• cluster-tag-value (optional): Automatically form a cluster with Instances that have the tag key in --cluster-tag-key and this tag value.
  • datacenter (optional): The name of the datacenter the cluster reports. Default is the AWS region name.
  • config-dir (optional): The path to the Consul config folder. Default is to take the absolute path of ../config, relative to the run-consul script itself.
  • data-dir (optional): The path to the Consul config folder. Default is to take the absolute path of ../data, relative to the run-consul script itself.
  • systemd-stdout (optional): The StandardOutput option of the systemd unit. If not specified, it will use systemd's default (journal).
  • systemd-stderr (optional): The StandardError option of the systemd unit. If not specified, it will use systemd's default (inherit).
  • user (optional): The user to run Consul as. Default is to use the owner of config-dir.
  • enable-gossip-encryption (optional): Enable encryption of gossip traffic between nodes. If set, you must also specify gossip-encryption-key.
  • gossip-encryption-key (optional): The key to use for encrypting gossip traffic. Must be specified with enable-gossip-encryption.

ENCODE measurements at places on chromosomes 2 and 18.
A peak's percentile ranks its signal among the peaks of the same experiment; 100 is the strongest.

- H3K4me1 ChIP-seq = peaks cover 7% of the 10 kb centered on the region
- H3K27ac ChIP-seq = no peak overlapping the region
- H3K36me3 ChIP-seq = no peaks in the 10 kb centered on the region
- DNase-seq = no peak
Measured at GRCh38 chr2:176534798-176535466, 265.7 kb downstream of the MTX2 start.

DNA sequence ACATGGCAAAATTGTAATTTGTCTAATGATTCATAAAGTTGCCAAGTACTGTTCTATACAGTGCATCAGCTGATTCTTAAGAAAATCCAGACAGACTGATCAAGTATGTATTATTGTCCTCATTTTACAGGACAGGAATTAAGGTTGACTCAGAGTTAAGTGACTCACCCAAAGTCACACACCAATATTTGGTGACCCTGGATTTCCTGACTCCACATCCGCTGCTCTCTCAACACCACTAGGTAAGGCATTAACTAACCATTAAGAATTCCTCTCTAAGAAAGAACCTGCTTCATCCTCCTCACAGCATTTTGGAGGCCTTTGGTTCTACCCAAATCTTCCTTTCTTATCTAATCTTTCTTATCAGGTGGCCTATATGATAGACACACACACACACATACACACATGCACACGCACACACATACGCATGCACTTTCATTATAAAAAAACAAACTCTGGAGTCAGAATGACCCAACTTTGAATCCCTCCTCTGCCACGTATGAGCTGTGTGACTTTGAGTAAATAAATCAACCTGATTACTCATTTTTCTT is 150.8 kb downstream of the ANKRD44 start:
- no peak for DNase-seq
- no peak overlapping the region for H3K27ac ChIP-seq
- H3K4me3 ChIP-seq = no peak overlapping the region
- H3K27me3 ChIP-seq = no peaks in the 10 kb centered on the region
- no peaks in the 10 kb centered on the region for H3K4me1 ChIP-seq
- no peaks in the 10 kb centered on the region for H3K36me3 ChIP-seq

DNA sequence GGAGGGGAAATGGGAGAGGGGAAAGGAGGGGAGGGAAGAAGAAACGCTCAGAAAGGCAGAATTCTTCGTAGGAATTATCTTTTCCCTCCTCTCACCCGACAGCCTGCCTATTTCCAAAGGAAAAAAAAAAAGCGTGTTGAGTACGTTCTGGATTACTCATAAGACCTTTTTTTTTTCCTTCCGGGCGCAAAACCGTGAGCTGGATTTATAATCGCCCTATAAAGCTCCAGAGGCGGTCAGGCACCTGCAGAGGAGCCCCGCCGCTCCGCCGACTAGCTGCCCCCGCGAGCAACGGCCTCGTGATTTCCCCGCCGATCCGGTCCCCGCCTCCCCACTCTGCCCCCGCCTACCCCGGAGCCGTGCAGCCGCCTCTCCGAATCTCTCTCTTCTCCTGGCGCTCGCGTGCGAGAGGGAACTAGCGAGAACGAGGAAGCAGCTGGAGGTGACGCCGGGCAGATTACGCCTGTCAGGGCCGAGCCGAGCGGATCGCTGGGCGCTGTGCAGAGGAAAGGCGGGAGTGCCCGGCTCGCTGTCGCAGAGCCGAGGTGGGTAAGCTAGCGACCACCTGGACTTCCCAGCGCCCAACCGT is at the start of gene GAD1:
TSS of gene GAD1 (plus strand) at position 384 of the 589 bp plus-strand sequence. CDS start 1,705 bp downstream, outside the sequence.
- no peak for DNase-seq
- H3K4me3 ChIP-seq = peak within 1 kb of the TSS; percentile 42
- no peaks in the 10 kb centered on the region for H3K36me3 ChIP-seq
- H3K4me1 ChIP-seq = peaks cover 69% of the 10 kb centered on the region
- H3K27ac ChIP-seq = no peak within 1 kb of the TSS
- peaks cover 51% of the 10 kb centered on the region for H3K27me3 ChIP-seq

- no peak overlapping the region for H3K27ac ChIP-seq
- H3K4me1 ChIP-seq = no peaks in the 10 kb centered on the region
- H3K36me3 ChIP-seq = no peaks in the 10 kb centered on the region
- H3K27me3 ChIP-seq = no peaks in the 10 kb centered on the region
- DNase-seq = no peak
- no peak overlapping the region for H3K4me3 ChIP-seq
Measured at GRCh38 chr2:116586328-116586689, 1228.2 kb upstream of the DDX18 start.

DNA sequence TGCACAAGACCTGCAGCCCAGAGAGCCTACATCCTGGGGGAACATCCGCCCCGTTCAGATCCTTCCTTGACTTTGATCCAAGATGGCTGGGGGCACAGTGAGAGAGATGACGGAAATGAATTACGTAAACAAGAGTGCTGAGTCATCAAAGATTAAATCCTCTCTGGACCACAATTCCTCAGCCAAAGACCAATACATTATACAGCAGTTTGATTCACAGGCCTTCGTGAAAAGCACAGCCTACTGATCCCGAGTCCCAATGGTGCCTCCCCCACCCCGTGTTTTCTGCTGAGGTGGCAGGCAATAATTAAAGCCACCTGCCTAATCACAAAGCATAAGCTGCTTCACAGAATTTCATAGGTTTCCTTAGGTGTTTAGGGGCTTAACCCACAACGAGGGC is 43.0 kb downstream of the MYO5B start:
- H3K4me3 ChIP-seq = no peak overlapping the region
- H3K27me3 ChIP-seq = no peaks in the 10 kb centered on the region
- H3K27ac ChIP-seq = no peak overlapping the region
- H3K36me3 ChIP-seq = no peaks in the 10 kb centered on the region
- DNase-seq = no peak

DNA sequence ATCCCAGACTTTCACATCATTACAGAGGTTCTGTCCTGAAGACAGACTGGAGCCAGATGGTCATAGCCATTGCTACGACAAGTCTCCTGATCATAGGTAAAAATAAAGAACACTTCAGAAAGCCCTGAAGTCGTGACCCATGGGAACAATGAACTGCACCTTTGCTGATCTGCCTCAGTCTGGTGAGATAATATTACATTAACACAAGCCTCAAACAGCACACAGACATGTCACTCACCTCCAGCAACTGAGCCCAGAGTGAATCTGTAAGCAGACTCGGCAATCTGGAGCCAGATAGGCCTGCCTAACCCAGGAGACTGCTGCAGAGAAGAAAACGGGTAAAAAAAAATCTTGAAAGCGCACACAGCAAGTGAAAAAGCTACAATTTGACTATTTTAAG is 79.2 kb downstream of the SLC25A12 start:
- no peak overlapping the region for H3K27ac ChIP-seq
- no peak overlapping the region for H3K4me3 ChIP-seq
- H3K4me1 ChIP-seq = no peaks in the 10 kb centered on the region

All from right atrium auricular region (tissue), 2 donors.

• enable-rpc-encryption (optional): Enable encryption of RPC traffic between nodes. Must also specify ca-file-path, cert-file-path and key-file-path.
  • ca-file-path (optional): Path to the CA file used to verify outgoing connections. Must be specified with enable-rpc-encryption, cert-file-path and key-file-path.
  • cert-file-path (optional): Path to the certificate file used to verify incoming connections. Must be specified with enable-rpc-encryption, ca-file-path, and key-file-path.
  • key-file-path (optional): Path to the certificate key used to verify incoming connections. Must be specified with enable-rpc-encryption, ca-file-path and cert-file-path.
  • skip-consul-config (optional): If this flag is set, don't generate a Consul configuration file. This is useful if you have a custom configuration file and don't want to use any of of the default settings from run-consul.

Options for Consul Autopilot:

  • --autopilot-cleanup-dead-servers (optional): Set to true or false to control the automatic removal of dead server nodes periodically and whenever a new server is added to the cluster. Defaults to true.
  • --autopilot-last-contact-threshold (optional): Controls the maximum amount of time a server can go without contact from the leader before being considered unhealthy. Must be a duration value such as 10s. Defaults to 200ms.